Kuwait is the best destination to learn about Islam and to stay in luxurious 5-star hotels. Tourists are required to live by the country’s norms and regulations just like they would in any other country. However, there are some things and facts to keep in mind before visiting Kuwait’s cities filled with exquisite buildings.
The most crucial aspect is the timing of the visit. Clothing is another important consideration. Without familiarity with the city’s essentials, a holiday to Kuwait cannot be planned well. The key to a relaxing and uneventful stay is a thorough understanding of the tips provided in this article.
Since the devastating 1990 war with Iraq, Kuwait has been working tirelessly to reconstruct. Three hundred years after its founding as a loose collection of tents, the country has emerged as a major party in the global oil market.
Kuwait is an unusual combination of the past and the present, with men in dishdashas and women in burkas and yashmaks coexisting with skyscrapers, groomed parks and gardens, luxury hotels, and magnificent boulevards.
Iraq borders Kuwait on the north and northwest, Saudi Arabia on the west, and the Arabian Sea and its warm seas border the country on the south. The capital of the State of Kuwait, Kuwait City, is an architectural and aesthetic puzzle of towering skyscrapers, manicured gardens, five-star hotels, fragrant souks, glittering art galleries, and wide boulevards.
Kuwait has a special allure due to its location in one of the world’s most ancient and hotly fought regions, between Saudi Arabia and Iraq. Maybe it’s the years lost to the Iraqi invasion and its aftermath, or maybe it’s a conscious decision not to give in to commercialism, but despite being as oil-rich as other Gulf countries and boasting an architectural landscape as experimental and audacious, it hasn’t embraced glitz and glamour in the same way.
Kuwait is located in the western part of the Arabian Peninsula, distant from the tourist hotspots of the southern Gulf. The end result? A nation with a more genuine Arab flavor.
Visitors to the desert oasis of Kuwait may be astonished by the variety and quality of the city’s attractions, which include everything from world-class museums and galleries to a traditional souk and a corniche lined with beaches and bustling eateries.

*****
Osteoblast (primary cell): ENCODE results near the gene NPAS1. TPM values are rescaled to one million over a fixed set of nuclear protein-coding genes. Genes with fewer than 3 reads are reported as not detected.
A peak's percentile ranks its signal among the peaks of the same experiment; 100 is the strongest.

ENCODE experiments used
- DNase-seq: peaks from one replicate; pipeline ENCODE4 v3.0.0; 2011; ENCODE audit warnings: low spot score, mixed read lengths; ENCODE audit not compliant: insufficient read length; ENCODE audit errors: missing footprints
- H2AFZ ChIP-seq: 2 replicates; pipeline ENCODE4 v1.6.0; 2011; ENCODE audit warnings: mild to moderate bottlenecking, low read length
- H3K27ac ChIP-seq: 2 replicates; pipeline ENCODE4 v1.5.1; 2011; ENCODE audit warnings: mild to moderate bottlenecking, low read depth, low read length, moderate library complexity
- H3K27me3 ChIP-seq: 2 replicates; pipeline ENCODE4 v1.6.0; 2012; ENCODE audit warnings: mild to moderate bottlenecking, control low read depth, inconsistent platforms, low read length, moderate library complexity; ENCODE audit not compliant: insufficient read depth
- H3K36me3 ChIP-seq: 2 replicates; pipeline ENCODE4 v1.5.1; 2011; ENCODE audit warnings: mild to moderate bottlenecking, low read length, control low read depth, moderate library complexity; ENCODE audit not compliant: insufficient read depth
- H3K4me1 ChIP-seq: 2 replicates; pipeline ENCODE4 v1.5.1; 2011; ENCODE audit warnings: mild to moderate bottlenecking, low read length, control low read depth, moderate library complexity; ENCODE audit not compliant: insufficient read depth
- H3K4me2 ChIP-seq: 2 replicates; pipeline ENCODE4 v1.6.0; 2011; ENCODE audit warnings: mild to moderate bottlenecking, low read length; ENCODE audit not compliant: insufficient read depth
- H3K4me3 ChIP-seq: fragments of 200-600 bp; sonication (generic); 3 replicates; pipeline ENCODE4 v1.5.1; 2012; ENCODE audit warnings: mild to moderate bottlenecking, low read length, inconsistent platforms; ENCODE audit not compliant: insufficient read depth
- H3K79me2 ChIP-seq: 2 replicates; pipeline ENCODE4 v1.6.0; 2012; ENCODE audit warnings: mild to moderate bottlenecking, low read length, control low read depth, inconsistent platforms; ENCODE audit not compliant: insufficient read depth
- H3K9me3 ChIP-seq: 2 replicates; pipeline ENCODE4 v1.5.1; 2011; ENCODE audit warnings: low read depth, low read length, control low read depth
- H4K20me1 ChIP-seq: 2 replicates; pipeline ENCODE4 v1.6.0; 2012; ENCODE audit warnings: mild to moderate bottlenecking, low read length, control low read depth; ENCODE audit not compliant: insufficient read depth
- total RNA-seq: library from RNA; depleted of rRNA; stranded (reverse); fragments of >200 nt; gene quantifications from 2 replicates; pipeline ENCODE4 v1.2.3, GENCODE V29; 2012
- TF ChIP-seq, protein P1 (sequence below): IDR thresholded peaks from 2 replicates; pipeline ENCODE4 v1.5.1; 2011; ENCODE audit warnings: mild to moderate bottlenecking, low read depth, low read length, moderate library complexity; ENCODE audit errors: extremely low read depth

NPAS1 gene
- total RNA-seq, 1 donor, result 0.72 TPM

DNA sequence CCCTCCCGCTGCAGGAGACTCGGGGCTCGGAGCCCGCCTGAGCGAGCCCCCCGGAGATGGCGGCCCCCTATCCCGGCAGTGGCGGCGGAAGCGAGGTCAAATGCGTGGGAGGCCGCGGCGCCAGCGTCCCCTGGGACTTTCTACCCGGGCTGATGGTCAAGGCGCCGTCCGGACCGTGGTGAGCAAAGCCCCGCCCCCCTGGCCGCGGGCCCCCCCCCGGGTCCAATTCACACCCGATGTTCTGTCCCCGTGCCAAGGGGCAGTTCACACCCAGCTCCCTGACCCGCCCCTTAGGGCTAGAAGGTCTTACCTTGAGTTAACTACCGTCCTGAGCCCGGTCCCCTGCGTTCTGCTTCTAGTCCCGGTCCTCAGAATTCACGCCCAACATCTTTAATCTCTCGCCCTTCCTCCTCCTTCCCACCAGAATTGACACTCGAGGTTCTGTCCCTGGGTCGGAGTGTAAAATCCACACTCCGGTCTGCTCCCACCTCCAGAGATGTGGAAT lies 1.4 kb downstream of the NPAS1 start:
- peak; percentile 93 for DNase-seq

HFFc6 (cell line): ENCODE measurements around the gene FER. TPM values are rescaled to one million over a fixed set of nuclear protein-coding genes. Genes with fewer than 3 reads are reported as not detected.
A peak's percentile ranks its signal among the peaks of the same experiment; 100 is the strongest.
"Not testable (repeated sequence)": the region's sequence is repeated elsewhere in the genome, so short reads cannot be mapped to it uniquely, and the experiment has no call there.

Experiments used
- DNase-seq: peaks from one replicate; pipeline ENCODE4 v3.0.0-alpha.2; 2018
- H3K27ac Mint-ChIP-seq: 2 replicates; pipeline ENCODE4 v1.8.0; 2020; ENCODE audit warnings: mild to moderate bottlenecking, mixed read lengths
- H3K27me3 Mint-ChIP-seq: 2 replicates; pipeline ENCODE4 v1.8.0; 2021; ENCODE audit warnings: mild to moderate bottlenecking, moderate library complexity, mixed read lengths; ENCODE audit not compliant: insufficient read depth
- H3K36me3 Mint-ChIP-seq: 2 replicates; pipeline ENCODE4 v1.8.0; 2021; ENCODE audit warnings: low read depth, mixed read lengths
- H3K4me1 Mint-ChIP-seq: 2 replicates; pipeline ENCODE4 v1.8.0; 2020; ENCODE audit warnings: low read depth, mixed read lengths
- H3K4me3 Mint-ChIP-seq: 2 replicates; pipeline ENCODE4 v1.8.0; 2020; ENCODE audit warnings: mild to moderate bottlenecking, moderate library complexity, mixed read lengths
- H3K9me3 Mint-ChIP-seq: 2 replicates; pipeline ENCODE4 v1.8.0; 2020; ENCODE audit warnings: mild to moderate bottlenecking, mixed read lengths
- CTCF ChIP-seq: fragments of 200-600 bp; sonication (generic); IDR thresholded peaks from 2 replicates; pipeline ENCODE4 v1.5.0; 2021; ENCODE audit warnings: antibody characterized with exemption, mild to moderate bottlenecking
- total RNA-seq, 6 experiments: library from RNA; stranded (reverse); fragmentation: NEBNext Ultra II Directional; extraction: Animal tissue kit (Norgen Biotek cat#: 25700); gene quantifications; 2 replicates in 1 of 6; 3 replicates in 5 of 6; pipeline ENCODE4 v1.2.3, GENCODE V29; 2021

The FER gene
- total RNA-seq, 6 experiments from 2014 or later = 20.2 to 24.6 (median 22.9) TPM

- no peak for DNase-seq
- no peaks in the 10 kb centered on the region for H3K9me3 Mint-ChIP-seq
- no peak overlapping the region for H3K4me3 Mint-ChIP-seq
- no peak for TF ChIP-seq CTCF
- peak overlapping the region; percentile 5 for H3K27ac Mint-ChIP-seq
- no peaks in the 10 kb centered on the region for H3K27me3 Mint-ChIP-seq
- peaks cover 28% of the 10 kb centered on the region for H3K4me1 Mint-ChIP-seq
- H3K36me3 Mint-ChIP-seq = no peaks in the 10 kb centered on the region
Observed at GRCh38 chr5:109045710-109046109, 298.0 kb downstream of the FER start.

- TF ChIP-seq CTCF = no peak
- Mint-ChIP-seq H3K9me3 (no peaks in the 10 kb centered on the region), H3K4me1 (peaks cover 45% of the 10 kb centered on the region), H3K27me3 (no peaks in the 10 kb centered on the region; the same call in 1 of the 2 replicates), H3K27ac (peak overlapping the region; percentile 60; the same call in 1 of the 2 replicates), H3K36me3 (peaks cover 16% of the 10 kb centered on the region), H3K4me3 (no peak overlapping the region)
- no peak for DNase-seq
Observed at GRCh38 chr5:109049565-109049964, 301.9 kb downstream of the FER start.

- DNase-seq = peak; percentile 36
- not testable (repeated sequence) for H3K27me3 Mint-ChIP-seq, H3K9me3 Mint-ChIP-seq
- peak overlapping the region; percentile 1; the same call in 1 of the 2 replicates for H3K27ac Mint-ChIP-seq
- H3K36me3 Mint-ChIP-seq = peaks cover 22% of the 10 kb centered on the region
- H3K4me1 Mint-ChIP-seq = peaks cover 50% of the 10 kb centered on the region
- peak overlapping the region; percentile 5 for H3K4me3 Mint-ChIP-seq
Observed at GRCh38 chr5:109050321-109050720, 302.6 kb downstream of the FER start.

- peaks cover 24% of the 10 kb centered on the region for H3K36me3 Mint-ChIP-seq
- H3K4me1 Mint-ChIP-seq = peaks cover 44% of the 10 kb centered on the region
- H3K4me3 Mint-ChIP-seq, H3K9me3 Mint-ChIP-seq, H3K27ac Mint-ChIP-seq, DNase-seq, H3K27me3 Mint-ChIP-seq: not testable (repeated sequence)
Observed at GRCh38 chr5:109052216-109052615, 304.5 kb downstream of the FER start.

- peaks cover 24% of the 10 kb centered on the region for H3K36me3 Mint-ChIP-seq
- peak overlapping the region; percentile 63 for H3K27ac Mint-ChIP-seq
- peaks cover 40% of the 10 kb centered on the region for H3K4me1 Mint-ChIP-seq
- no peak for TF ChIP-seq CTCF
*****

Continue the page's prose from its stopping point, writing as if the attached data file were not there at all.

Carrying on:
At first glance, Kuwait might not seem as interesting as other nations. Once you visit the nation and interact with its kind locals, learn about its fascinating culture, sample its delicious cuisine, explore its museums and shopping centers, and unwind on its beautiful beaches, your impression will change.
Best time to visit Kuwait
The greatest time to visit Kuwait is whenever the climate and activities suit you most. A few things to bear in mind are as follows.
Temperatures in Kuwait range from the high 40s to the low 50s (°C) in the summer and from the mid-20s to the low 30s (°C) in the winter, making it a hot and arid place to live year-round. Visit between November and March for milder temperatures.
As a desert nation, Kuwait receives a small amount of precipitation year-round. The winter months, however, tend to be more damp than the summer ones.
Hotels and other tourist facilities might get crowded at various seasons of the year since Kuwait is a popular destination for visitors and business travelers. If you like to avoid the majority of tourists, you can choose to plan your trip for the off-peak seasons (April–May and September–October).
Ultimately, the ideal time to visit Kuwait is whenever the climate and activities suit you most. It’s recommended to check the forecast for the time of day(s) in which your planned activities or events will take place.
Some facts to know before planning a trip to Kuwait
The Persian Gulf nation of Kuwait is mostly Muslim. The country’s oil reserves are among the world’s largest, making up 10% of the total. Their economy is heavily reliant on the sale of oil, with more than 60% of their output going to Asian nations. The Kuwaiti dinar is the most valuable money in circulation.
The 1990 Gulf War is probably the main reason Kuwait is on your radar. Saddam Hussein, the ruler of Iraq, invaded Kuwait in search of the country’s oil reserves, sparking a war.
However, things in Kuwait have settled down and been safe again since the conflict ended. The fact that foreigners make up nearly three-quarters of the population speaks volumes about the safety of the country. Only about 1.15 percent of Kuwait’s 4.25 million residents are Kuwaitis.
The majority of Kuwait’s population calls the nation’s capital, Kuwait City, home, and its residents enjoy a comfortable lifestyle because of the country’s abundance of resources.
To avoid difficulties while visiting Kuwait, it’s important to follow these guidelines. Let’s talk about a few of them.
It’s against the law to be caught with alcohol, drugs, pork, or pornographic materials. A lengthy prison sentence awaits anyone caught in possession of any of this.
Indeed, homosexuality is punishable by law in Kuwait. Engaging in gay discourse or behavior is also a criminal offense.
Showing love in public is frowned upon. Avoid public displays of affection, such as holding hands or kissing, if you value your freedom.
It’s been said time and time again how terrible driving in Kuwait is. Therefore, you should reconsider renting a car and driving yourself. Kuwaiti roads have a poor history of safety. There are many traffic accidents because drivers frequently break the law by going too fast, following too closely, and other similar behaviors. The road traffic is also quite bad.
Be conservative in your clothing choices. Wearing skintight or exposing attire might attract the wrong kind of attention, especially for women. Men are not allowed to wear sleeveless shirts or shorts that fall above the knee.